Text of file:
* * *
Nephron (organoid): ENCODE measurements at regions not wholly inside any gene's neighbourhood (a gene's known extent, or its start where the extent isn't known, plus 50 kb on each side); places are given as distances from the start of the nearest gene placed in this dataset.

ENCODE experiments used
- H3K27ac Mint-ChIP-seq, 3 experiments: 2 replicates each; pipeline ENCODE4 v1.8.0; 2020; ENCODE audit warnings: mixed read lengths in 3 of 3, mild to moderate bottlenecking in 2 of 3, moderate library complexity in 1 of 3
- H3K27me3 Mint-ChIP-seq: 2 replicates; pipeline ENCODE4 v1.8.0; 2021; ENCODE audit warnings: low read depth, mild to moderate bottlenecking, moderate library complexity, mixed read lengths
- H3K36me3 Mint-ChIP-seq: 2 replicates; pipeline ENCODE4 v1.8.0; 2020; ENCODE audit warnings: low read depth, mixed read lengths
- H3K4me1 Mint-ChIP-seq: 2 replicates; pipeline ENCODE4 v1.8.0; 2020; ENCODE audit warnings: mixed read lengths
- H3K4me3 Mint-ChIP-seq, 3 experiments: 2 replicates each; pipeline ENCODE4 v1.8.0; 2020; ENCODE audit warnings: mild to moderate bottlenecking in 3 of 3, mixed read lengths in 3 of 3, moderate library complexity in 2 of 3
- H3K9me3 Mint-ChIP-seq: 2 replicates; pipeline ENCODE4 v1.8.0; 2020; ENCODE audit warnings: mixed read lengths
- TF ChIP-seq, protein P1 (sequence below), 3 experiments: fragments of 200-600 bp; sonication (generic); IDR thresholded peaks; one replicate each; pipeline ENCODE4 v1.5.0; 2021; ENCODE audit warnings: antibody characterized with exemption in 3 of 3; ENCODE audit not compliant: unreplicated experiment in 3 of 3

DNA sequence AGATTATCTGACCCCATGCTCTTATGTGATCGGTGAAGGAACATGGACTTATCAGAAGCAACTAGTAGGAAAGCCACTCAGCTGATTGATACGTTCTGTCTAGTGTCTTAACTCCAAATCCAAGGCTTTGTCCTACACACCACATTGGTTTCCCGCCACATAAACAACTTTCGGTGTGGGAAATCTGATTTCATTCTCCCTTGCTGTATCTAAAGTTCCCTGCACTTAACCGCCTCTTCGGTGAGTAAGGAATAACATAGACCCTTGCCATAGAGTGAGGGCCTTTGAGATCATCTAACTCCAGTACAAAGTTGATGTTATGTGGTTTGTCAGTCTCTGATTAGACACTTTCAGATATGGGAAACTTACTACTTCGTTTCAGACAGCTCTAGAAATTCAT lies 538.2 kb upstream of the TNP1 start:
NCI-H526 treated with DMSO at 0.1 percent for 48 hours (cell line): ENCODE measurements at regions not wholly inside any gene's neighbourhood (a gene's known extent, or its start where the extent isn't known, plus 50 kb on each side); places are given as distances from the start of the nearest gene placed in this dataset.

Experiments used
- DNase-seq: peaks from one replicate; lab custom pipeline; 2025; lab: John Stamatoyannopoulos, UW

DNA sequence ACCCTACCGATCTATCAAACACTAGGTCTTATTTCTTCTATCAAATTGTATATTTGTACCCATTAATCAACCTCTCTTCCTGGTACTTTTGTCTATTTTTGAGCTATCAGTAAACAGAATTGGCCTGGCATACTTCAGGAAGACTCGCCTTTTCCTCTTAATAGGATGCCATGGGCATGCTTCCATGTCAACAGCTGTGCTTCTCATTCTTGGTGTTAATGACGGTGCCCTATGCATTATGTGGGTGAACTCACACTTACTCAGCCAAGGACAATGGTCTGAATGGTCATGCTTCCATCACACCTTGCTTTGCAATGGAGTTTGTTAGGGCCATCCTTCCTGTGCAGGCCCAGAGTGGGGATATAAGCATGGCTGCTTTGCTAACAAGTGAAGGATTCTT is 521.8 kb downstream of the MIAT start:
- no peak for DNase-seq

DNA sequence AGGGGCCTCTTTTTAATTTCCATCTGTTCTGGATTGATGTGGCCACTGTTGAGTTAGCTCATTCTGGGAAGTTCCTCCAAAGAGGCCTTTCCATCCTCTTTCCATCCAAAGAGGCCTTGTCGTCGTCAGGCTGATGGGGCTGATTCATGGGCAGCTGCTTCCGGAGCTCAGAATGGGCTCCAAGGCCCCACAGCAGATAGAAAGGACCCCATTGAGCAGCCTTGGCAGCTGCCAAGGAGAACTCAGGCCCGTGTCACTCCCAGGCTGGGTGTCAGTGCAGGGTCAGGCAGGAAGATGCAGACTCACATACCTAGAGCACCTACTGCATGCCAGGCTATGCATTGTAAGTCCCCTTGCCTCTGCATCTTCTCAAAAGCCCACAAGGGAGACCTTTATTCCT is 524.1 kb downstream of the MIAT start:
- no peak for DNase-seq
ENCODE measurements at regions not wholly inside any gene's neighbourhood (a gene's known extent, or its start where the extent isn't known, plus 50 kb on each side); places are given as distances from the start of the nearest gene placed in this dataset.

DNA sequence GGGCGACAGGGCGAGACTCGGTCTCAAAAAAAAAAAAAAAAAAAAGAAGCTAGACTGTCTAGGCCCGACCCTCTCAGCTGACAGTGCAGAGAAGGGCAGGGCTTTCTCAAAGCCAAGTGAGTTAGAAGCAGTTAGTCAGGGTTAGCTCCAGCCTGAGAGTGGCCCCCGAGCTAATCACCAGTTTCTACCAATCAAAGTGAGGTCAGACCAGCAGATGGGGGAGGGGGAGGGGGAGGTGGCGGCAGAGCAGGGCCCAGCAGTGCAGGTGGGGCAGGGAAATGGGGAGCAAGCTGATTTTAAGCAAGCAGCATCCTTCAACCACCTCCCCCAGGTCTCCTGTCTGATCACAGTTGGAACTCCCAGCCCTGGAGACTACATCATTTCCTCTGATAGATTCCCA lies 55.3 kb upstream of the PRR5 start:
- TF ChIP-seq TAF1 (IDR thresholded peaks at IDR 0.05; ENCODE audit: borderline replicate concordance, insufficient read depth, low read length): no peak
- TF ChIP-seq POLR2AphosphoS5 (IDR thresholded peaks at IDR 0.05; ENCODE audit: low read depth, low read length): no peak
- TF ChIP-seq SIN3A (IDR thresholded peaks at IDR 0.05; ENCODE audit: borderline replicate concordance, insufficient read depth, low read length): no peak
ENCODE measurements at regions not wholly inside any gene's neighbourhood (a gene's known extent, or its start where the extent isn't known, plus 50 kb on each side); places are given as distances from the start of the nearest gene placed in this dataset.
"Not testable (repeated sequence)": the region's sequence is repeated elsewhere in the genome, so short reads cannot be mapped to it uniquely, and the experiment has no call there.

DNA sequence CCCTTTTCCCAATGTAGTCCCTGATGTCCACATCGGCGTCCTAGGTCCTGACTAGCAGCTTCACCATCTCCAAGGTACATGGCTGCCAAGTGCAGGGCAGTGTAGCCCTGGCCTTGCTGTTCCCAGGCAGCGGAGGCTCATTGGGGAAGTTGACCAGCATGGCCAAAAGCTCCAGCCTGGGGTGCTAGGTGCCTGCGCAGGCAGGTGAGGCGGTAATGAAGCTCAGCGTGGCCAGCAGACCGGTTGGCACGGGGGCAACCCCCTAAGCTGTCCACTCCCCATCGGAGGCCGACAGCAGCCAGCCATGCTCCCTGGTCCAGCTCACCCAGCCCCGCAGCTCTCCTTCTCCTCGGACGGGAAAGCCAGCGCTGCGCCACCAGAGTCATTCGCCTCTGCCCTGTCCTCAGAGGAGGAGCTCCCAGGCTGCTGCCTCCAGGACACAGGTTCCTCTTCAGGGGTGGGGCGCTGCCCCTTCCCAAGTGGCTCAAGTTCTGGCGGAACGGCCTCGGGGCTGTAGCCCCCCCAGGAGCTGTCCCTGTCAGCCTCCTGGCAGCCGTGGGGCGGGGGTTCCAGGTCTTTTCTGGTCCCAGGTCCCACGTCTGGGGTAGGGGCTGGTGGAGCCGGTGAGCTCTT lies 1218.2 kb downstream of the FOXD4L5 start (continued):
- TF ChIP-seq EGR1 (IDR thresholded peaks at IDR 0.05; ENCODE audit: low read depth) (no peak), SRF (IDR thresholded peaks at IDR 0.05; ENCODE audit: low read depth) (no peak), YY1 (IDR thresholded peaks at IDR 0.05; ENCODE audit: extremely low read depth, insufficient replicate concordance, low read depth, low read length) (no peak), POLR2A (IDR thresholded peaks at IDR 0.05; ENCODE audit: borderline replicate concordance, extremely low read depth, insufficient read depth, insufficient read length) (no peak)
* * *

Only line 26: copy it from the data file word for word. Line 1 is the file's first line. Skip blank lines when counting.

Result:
- TF ChIP-seq EGR1 (IDR thresholded peaks at IDR 0.05; ENCODE audit: low read depth) (no peak), SRF (IDR thresholded peaks at IDR 0.05; ENCODE audit: low read depth) (no peak), YY1 (IDR thresholded peaks at IDR 0.05; ENCODE audit: extremely low read depth, insufficient replicate concordance, low read depth, low read length) (no peak), POLR2A (IDR thresholded peaks at IDR 0.05; ENCODE audit: borderline replicate concordance, extremely low read depth, insufficient read depth, insufficient read length) (no peak)